- Use self-service management to prevent VM sprawl. ...
- Provide VM templates to ensure right sizing. ...
- Take advantage of tools to monitor performance. ...
- Ensure VM security with appropriate permissions. ...
- Use VPN, multifactor authentication for remote access.
Collect, analyze, and act on telemetry data from your cloud and hybrid environments. Azure Monitor supports your operations at scale by helping you maximize the performance and availability of your resources and proactively identify problems.How does a virtual machine monitor work? ›
A virtual machine monitor, also known as a hypervisor, is a software, hardware, or firmware-based process that manages the creation and operation of virtualized environments from the host system. Virtual machine monitors provide IT operations managers visibility into the usage and performance of associated VMs.What does Azure Monitor VM Insights provide? ›
VM insights stores its data in Azure Monitor Logs, which allows it to deliver powerful aggregation and filtering and to analyze data trends over time. You can view this data in a single VM from the virtual machine directly. Or, you can use Azure Monitor to deliver an aggregated view of multiple VMs.What is a virtual monitoring? ›
What is virtual monitoring? Virtual monitoring, virtual machine monitoring, or virtualization monitoring is the method in which software is used to monitor virtualized occurrences across a network.What is Azure Monitor in Azure? ›
Azure Monitor helps you maximize the availability and performance of your applications and services. It delivers a comprehensive solution for collecting, analyzing, and acting on telemetry from your cloud and on-premises environments.Can you use Azure Monitor to Monitor resources across multiple Azure subscriptions? ›
You can use Azure Monitor to monitoring synapse pipelines across multiple subscriptions/workspaces in same tenant. Azure Monitor can consolidate log entries from multiple Azure resources, subscriptions, and tenants into one location for analysis together.How do I track user activity on Azure? ›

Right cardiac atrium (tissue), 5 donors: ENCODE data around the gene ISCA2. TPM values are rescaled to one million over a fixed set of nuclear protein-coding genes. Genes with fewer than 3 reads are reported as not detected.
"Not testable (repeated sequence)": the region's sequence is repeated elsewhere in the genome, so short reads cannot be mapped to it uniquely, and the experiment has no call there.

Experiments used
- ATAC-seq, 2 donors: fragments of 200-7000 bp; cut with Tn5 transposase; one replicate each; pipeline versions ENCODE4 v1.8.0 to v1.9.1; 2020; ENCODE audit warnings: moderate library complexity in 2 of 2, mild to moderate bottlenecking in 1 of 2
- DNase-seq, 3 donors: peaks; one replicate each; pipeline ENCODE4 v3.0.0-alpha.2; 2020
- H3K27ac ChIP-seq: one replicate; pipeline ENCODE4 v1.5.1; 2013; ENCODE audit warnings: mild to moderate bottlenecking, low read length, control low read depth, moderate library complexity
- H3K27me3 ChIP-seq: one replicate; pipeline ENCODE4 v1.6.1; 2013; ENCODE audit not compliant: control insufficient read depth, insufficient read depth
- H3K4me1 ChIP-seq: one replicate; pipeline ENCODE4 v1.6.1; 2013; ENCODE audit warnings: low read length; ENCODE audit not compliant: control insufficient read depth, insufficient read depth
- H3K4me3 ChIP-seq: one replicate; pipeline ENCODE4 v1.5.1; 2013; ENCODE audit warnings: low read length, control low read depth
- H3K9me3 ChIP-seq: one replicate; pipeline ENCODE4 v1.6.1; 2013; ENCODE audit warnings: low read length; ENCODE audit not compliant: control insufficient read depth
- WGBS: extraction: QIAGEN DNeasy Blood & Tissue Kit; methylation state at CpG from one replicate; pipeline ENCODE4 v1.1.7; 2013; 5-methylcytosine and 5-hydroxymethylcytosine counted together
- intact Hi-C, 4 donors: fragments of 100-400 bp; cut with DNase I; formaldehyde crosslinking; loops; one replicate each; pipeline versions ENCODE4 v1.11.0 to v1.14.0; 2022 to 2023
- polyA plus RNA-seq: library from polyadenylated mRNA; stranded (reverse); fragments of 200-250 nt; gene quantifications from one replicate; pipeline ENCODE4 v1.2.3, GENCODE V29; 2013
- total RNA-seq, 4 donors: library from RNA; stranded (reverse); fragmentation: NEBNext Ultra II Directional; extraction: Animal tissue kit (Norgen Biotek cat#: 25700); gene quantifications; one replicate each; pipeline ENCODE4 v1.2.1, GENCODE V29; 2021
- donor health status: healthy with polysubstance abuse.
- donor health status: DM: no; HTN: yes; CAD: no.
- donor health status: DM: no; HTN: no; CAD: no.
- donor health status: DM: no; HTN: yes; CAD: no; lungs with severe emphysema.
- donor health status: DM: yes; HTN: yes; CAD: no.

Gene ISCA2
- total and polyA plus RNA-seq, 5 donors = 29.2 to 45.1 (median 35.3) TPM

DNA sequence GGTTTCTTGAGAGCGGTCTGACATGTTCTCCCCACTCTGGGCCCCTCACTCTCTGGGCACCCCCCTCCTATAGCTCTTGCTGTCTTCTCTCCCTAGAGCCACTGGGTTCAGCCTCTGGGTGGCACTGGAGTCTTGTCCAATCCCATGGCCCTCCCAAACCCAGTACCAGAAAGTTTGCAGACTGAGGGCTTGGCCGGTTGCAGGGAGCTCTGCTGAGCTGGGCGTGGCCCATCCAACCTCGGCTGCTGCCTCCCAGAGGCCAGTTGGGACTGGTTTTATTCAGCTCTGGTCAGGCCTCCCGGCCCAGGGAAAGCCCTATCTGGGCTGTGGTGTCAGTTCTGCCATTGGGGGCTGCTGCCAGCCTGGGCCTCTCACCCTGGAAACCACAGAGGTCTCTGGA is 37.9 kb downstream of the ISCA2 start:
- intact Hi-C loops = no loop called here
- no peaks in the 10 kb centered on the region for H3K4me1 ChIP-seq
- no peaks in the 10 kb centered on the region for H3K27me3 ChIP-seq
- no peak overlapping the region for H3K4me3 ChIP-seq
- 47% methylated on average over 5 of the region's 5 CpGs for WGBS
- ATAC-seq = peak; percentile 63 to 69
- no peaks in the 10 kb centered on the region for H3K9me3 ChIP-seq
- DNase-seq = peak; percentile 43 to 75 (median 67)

Access the activity logs in the portal
Go to Azure AD and select Audit logs, Sign-in logs, or Provisioning logs. Adjust the filter according to your needs. For more information on the filter options for audit logs, see Azure AD audit log categories and activities.
Web servers can only tell details about the web browsers through their user agent string. Unless you're using a special web browser (unlikely) that detects that it's running in a VM, then the web server shouldn't know.Do virtual machines hide your IP? ›
Using a virtual machine to browse the Internet doesn't mask your IP address or automatically shield you from threats. And although your VM and host computer are technically separate, some things could still be shared between the two if you're not careful.Does the software running on a VM know that it's running on a virtual computer? ›
Yes, they can.How do I secure my virtual machine? ›
- Remove Unnecessary Hardware Devices.
- Disable Unused Display Features.
- Disable Unexposed Features.
- Disable VMware Shared Folders Sharing Host Files to the Virtual Machine.
- Disable Copy and Paste Operations Between Guest Operating System and Remote Console.
- Limiting Exposure of Sensitive Data Copied to the Clipboard.
A capability of malware to detect and identify that the environment it resides on is a virtual machine (VM). Some methods of determining a VM are simple while others are not. Once the malware is aware that it's on a VM, it usually ceases functioning as its supposed to.How do you protect your virtual machines from VM escape? ›
- Keep virtual machine software patched.
- Install only the resource-sharing features that you really need.